Prices are rising; are they rising too far, too fast? Are we in for another bubble?
College of Business
Florida Atlantic University in Boca Raton, Fla.
To a certain degree, I share such concerns because whenever we see home prices grow much faster than income, we need to be concerned about the sustainability. But the recent record price growth in places such as Phoenix and Las Vegas is more due to coming back from the bottom. I don’t expect the 40 percent to 50 percent growth we saw recently in those cities will continue much further.
I will also watch for any signs of loosening lending standards. I have seen some, but not a lot. Cheap-and-easy credit is the fuel for a real estate bubble.
Karen M. Gibler
J. Mack Robinson College of Business
Georgia State University in Atlanta
Some markets have always experienced more volatility, even before the recession. I don’t see that any fundamental changes have occurred that would make high-priced markets in parts of California, for example, any more stable than in the past.
However, on the national level, much of the previous rise in house sales and prices was driven by low-cost alternative mortgages, such as interest-only and option (adjustable-rate mortgages). Borrowers were buying houses without meeting traditional qualifying criteria. Because of recent regulations, fewer lenders are offering these loans. So the result should be that increased sales should reflect true underlying demand for housing rather than financial speculation.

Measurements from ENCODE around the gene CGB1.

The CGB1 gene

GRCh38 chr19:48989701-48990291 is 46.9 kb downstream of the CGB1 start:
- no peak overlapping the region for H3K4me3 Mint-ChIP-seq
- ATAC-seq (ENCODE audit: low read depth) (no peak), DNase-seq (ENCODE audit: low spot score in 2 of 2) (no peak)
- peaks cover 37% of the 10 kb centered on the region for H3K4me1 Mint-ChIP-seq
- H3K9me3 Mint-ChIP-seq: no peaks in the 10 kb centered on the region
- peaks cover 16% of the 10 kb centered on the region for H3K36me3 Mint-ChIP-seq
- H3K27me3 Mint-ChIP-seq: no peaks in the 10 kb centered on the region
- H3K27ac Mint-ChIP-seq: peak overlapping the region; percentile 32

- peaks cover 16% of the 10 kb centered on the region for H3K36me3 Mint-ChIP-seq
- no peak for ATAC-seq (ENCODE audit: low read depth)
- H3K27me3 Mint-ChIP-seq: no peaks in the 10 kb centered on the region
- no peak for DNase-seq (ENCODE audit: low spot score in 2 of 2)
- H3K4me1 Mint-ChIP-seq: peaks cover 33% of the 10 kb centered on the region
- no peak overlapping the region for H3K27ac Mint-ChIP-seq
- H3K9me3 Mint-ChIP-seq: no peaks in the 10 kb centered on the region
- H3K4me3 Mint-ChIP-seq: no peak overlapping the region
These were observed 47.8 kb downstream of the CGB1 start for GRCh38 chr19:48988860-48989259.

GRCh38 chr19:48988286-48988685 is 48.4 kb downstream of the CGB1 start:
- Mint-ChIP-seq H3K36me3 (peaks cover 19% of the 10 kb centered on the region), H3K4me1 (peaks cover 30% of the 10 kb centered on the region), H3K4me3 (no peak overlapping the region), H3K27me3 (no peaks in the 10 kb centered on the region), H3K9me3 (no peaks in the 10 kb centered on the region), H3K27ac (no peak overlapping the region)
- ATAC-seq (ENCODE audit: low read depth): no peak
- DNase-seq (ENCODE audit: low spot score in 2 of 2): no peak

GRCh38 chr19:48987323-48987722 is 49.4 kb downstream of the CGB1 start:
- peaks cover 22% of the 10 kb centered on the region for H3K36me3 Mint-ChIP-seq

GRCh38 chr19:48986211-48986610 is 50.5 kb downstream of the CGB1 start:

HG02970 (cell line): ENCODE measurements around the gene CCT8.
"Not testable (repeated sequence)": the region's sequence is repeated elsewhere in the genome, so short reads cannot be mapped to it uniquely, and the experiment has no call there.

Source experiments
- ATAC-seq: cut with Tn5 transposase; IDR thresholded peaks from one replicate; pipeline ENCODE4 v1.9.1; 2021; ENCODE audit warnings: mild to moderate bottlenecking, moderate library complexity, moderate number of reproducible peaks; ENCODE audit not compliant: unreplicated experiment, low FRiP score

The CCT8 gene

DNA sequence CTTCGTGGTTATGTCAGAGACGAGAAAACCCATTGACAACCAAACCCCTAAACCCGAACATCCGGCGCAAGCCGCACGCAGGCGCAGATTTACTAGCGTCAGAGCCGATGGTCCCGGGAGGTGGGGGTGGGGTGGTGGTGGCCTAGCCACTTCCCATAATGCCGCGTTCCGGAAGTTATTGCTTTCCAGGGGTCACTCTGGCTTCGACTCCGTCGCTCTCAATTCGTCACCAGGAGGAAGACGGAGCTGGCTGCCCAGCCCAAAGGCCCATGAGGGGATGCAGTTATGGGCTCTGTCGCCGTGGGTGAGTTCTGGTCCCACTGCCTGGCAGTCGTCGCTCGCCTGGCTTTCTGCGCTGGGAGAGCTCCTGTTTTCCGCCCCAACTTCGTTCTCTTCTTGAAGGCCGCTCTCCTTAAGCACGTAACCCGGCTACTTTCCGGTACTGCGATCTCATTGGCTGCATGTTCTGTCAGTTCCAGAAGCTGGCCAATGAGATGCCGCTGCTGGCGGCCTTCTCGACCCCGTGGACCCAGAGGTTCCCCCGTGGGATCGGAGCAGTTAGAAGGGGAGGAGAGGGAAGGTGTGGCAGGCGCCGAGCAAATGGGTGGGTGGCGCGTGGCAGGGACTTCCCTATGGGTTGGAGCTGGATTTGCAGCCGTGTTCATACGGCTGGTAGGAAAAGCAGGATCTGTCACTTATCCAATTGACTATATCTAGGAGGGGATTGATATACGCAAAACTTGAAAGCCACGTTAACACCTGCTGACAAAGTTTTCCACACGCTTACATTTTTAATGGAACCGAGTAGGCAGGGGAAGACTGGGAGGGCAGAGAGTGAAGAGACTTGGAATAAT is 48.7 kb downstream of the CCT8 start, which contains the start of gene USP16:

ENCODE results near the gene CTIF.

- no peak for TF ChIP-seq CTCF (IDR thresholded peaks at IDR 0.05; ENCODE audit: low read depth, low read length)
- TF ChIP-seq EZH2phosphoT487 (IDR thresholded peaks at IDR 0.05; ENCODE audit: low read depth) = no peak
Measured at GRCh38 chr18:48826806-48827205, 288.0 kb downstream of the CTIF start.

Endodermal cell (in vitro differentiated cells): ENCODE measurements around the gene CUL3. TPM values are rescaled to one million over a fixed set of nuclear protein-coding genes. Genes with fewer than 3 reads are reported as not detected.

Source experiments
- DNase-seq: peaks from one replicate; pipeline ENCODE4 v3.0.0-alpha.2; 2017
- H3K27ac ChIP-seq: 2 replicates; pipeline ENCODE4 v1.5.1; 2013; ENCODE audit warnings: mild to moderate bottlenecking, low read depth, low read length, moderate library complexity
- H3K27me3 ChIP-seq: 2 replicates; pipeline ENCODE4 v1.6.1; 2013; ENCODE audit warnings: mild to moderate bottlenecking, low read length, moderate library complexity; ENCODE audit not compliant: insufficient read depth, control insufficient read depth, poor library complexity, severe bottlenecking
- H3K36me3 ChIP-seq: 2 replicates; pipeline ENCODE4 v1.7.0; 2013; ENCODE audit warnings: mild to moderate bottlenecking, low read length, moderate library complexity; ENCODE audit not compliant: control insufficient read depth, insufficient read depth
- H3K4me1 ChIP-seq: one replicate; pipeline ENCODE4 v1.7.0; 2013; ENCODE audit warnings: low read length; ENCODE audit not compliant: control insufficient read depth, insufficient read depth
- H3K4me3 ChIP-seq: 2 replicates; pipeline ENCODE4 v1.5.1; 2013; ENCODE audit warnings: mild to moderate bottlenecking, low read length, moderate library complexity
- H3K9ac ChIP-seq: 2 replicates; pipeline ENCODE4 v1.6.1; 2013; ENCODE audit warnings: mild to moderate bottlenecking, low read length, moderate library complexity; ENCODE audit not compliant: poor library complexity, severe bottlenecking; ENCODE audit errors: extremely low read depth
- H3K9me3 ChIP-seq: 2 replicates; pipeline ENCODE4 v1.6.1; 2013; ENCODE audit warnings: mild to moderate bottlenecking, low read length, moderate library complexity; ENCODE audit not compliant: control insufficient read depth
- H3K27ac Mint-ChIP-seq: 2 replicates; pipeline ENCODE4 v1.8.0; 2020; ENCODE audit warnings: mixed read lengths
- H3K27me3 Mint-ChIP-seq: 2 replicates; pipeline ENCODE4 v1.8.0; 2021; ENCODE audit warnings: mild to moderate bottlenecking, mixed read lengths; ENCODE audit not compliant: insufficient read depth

There is some risk that some speculators who are buying foreclosures and trying to flip them quickly at a higher price could artificially drive up prices.
Michael J. Highfield
Associate professor of finance, Robert W. Warren Chair of Real Estate
Head of the Department of Finance and Economics
Mississippi State University in Starkville, Miss.
Asset bubbles are fairly easy to identify and explain in hindsight, not during their evolution. With that caveat in place, I don’t see the current real estate environment meeting the definition of a bubble, at least not yet.
The key here is the overwhelming power of losses. An analogy would help support this point. Suppose you go to the casino with $1,000. Suppose that after an hour, you are up 25 percent. That is, you now find yourself with $1,250 in chips. An hour later, some bad bets cost you 25 percent. While a gain of 25 percent and a loss of 25 percent appear to wash out to zero percent, you are really worse off. That is, the 25 percent loss took the stack of chips down from $1,250 to $937.50, not the $1,000 you started with.
Simply put, given year-over-year declines in the CoreLogic Case-Shiller Indexes exceeding 12 percent in 2008 and 2009 — 40 (percent) to 60 percent in some markets — we may be heading for a bubble, but we have still not fully recovered from the losses associated with the popping of the last one. In fact, many of the real estate markets that saw the biggest gains in 2012 are still 25 (percent) to 40 percent below their peaks in 2006.
The current real estate environment simply does not stand up to the definition of a bubble. But if market rates change enough to make investors move away from the buy-to-lease model before we reach some equilibrium level of growth in these markets, we will be doomed to repeat history.